DIY: Covered Dog Run

Wire fencing is ideal for a cheap and cheerful dog run.
Wire fencing is ideal for a cheap and cheerful dog run. (Image: Jupiterimages/ Images)

Dog runs are typically small, fenced parcels exposed to the elements, their purpose being to contain your pooch while he exercises. A covered run protects your dog from sun and rain, enabling him to stretch out regardless of all but extreme weather. If you intend to locate the run on grass, you don’t need expensive equipment or materials to build it. Using cheaper, lighter materials will enable you to disassemble and relocate the run more easily.

Things You'll Need

  • 4-inch-square timber posts
  • Hacksaw
  • 80-grit sandpaper
  • Wood block
  • Creosote
  • Paintbrush
  • Measuring tape
  • Landscape fabric (optional)
  • Heavy bricks
  • Trowel
  • Mallet
  • Chicken wire
  • Wire cutters
  • Staple gun
  • Gravel
  • Tarpaulin
  • Scissors or craft knife
  • Hole punch
  • String or cable ties

Cut four 4-inch-by-4-inch timbers to lengths of 72 inches, using a hacksaw. These posts will form the four corners of the run. Sand them smooth.

Paint each 4-by-4 with creosote. Since the poles are going to be outside, it’s important to ensure they don’t rot. Place the painted poles on old newspaper and leave them to dry for at least two hours. An option is to look for treated timbers.

Measure out the length and width of the dog run and mark the corners with rocks. The dimensions of the run will be determined by the space you have available, but at the very minimum it should be at least four times as long as your dog’s body and wide enough for him to turn full circle without touching the sides. If you want an easy-to-clean floor, instead of having your dogs run around on grass, cut out a piece of landscape material to fit the dimensions of the run. Hold it in place with rocks for the time being.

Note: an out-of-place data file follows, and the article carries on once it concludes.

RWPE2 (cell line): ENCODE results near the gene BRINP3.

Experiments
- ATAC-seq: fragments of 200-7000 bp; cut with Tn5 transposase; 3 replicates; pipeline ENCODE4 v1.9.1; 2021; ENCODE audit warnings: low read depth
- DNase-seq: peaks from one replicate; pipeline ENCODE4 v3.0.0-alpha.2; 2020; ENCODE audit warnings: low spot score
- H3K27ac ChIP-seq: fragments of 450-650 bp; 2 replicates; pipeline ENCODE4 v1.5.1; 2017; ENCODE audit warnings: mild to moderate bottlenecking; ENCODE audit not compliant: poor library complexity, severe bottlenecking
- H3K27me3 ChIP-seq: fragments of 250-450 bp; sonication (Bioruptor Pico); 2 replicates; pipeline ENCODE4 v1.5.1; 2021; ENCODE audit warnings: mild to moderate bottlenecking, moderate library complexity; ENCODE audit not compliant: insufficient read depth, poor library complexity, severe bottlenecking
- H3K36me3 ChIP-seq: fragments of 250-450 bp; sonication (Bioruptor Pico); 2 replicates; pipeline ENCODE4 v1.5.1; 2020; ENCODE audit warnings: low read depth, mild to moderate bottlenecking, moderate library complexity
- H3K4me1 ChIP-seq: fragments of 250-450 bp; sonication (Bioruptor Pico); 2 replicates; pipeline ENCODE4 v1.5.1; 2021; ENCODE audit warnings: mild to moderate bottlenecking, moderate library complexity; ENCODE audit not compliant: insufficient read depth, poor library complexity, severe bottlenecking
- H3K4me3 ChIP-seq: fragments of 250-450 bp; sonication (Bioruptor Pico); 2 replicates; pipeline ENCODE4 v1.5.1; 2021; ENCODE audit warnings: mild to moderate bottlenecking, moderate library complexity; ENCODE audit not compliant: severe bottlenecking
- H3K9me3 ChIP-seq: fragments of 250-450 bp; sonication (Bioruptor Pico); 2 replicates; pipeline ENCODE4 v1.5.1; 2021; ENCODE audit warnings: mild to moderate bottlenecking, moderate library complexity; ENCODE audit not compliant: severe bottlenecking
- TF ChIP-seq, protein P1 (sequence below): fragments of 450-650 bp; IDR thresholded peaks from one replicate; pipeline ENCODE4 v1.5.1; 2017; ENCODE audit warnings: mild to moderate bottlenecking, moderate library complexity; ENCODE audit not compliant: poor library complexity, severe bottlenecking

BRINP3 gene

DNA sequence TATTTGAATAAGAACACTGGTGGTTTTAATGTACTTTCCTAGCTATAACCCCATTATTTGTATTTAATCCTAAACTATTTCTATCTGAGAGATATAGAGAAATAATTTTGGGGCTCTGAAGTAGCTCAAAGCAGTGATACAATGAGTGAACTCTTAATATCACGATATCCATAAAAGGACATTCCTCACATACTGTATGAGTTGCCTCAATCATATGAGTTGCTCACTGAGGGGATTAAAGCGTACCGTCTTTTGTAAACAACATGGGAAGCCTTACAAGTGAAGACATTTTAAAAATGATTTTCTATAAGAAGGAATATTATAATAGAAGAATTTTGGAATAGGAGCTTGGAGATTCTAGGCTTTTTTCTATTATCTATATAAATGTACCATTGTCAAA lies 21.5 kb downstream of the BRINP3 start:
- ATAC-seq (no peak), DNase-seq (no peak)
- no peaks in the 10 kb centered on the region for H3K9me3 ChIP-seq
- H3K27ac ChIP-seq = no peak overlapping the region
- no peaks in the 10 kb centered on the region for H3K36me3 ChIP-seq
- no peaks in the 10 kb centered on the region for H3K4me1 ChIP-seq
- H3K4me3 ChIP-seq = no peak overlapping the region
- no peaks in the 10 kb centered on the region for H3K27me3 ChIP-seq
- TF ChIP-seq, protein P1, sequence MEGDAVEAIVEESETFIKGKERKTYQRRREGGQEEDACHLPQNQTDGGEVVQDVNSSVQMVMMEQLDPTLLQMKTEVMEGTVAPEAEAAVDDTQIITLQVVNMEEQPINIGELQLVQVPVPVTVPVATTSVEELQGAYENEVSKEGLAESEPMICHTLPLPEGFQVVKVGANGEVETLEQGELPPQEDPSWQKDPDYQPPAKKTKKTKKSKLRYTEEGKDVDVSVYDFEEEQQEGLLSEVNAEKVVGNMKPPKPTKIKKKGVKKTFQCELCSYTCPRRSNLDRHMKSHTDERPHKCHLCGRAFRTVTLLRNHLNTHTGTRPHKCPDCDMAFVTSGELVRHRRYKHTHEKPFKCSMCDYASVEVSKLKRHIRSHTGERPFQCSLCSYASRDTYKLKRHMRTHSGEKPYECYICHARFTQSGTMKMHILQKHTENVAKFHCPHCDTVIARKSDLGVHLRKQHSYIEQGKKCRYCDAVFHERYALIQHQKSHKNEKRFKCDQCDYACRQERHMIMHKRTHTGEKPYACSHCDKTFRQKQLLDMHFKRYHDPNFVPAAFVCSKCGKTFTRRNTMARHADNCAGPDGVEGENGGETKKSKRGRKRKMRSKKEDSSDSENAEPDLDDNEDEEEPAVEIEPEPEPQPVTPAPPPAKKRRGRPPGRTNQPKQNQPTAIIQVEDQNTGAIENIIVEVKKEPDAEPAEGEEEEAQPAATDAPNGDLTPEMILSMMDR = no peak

Dig a precise hole, 4 inches square, using a trowel, at each corner of the run perimeter. Stand the first corner pole in its hole and secure it in place by driving it into the earth with a mallet. Repeat the process for the remaining three poles.

Dig a 1-inch-wide and 1-inch-deep trench between each corner pole. The trench will later hold the fencing in place.

Use wire cutters to cut out three lengths of chicken wire: two for the sides and one for the back. Each length of fencing material needs to be 73 inches tall -- allowing for 1 inch of wire to be sunk into the trench -- and at least 8 inches longer than the distance between the posts to allow for wrapping the ends around each pole.

Wrap one end of the shortest length of chicken wire around one of the back poles, staple it to the pole, run it to the other back pole, wrap it and staple it. Repeat the process with the two longer lengths of chicken wire so the back and sides are fenced.

Push the excess chicken wire into the trench and pour in some gravel to hold the wire in place.

Cut out a piece of tarpaulin to serve as cover and door. The tarpaulin's width should equal the width of the run. To determine the proper length, add the run's length by its height, then add 2 inches. Punch holes all the way around the edge of the tarp, approximately 4 inches apart, on both long sides and one short side.

Drape the tarp over the top of the run, allowing the short side with holes punched in it to seat at the back of the run. Tie the tarp to the top of the run, looping string or cable ties through the spaces in the chicken wire. Leave the tarp flap covering the front of the run unfastened. When the dog or dogs are in the run, tie the tarp covering the run entrance to the poles and place a heavy brick on the overlapping excess to prevent it from blowing in the wind.

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